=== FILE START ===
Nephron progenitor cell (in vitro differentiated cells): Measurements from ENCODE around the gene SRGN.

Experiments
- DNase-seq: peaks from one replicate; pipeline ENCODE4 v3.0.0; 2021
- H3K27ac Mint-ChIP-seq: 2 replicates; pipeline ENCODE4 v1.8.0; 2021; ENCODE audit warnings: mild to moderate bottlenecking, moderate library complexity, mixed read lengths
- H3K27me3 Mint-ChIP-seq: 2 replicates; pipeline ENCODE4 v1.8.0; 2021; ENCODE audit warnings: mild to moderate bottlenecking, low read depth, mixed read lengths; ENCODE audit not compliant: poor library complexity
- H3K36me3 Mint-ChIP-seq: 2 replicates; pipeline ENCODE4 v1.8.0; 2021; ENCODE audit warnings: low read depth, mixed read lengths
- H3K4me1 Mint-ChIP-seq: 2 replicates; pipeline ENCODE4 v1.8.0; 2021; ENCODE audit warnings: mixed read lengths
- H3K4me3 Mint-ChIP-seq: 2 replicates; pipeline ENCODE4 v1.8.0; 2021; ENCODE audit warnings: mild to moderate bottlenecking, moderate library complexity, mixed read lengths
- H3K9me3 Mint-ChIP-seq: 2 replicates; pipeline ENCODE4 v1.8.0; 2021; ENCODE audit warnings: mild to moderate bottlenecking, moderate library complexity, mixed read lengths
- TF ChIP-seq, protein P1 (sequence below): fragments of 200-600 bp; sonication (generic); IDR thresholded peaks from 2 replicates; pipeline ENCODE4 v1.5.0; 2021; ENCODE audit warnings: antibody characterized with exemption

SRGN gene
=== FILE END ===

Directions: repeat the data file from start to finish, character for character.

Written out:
Nephron progenitor cell (in vitro differentiated cells): Measurements from ENCODE around the gene SRGN.

Experiments
- DNase-seq: peaks from one replicate; pipeline ENCODE4 v3.0.0; 2021
- H3K27ac Mint-ChIP-seq: 2 replicates; pipeline ENCODE4 v1.8.0; 2021; ENCODE audit warnings: mild to moderate bottlenecking, moderate library complexity, mixed read lengths
- H3K27me3 Mint-ChIP-seq: 2 replicates; pipeline ENCODE4 v1.8.0; 2021; ENCODE audit warnings: mild to moderate bottlenecking, low read depth, mixed read lengths; ENCODE audit not compliant: poor library complexity
- H3K36me3 Mint-ChIP-seq: 2 replicates; pipeline ENCODE4 v1.8.0; 2021; ENCODE audit warnings: low read depth, mixed read lengths
- H3K4me1 Mint-ChIP-seq: 2 replicates; pipeline ENCODE4 v1.8.0; 2021; ENCODE audit warnings: mixed read lengths
- H3K4me3 Mint-ChIP-seq: 2 replicates; pipeline ENCODE4 v1.8.0; 2021; ENCODE audit warnings: mild to moderate bottlenecking, moderate library complexity, mixed read lengths
- H3K9me3 Mint-ChIP-seq: 2 replicates; pipeline ENCODE4 v1.8.0; 2021; ENCODE audit warnings: mild to moderate bottlenecking, moderate library complexity, mixed read lengths
- TF ChIP-seq, protein P1 (sequence below): fragments of 200-600 bp; sonication (generic); IDR thresholded peaks from 2 replicates; pipeline ENCODE4 v1.5.0; 2021; ENCODE audit warnings: antibody characterized with exemption

SRGN gene